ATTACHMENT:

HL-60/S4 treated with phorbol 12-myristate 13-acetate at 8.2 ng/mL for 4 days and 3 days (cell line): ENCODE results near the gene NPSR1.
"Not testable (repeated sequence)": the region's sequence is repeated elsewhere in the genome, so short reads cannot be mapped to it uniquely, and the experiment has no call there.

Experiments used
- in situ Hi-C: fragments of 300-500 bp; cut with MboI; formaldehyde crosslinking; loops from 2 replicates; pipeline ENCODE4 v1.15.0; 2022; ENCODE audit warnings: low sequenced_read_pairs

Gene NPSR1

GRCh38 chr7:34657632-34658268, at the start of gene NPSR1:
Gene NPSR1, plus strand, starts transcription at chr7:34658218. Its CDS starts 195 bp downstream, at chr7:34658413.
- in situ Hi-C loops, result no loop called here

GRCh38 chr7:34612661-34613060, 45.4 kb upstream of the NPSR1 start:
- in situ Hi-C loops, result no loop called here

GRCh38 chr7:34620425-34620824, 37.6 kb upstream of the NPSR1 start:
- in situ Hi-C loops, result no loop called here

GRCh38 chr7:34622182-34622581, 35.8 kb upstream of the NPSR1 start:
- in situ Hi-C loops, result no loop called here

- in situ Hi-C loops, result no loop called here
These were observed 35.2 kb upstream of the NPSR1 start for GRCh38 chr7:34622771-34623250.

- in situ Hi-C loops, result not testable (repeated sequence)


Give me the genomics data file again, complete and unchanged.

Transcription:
HL-60/S4 treated with phorbol 12-myristate 13-acetate at 8.2 ng/mL for 4 days and 3 days (cell line): ENCODE results near the gene NPSR1.
"Not testable (repeated sequence)": the region's sequence is repeated elsewhere in the genome, so short reads cannot be mapped to it uniquely, and the experiment has no call there.

Experiments used
- in situ Hi-C: fragments of 300-500 bp; cut with MboI; formaldehyde crosslinking; loops from 2 replicates; pipeline ENCODE4 v1.15.0; 2022; ENCODE audit warnings: low sequenced_read_pairs

Gene NPSR1

GRCh38 chr7:34657632-34658268, at the start of gene NPSR1:
Gene NPSR1, plus strand, starts transcription at chr7:34658218. Its CDS starts 195 bp downstream, at chr7:34658413.
- in situ Hi-C loops, result no loop called here

GRCh38 chr7:34612661-34613060, 45.4 kb upstream of the NPSR1 start:
- in situ Hi-C loops, result no loop called here

GRCh38 chr7:34620425-34620824, 37.6 kb upstream of the NPSR1 start:
- in situ Hi-C loops, result no loop called here

GRCh38 chr7:34622182-34622581, 35.8 kb upstream of the NPSR1 start:
- in situ Hi-C loops, result no loop called here

- in situ Hi-C loops, result no loop called here
These were observed 35.2 kb upstream of the NPSR1 start for GRCh38 chr7:34622771-34623250.

- in situ Hi-C loops, result not testable (repeated sequence)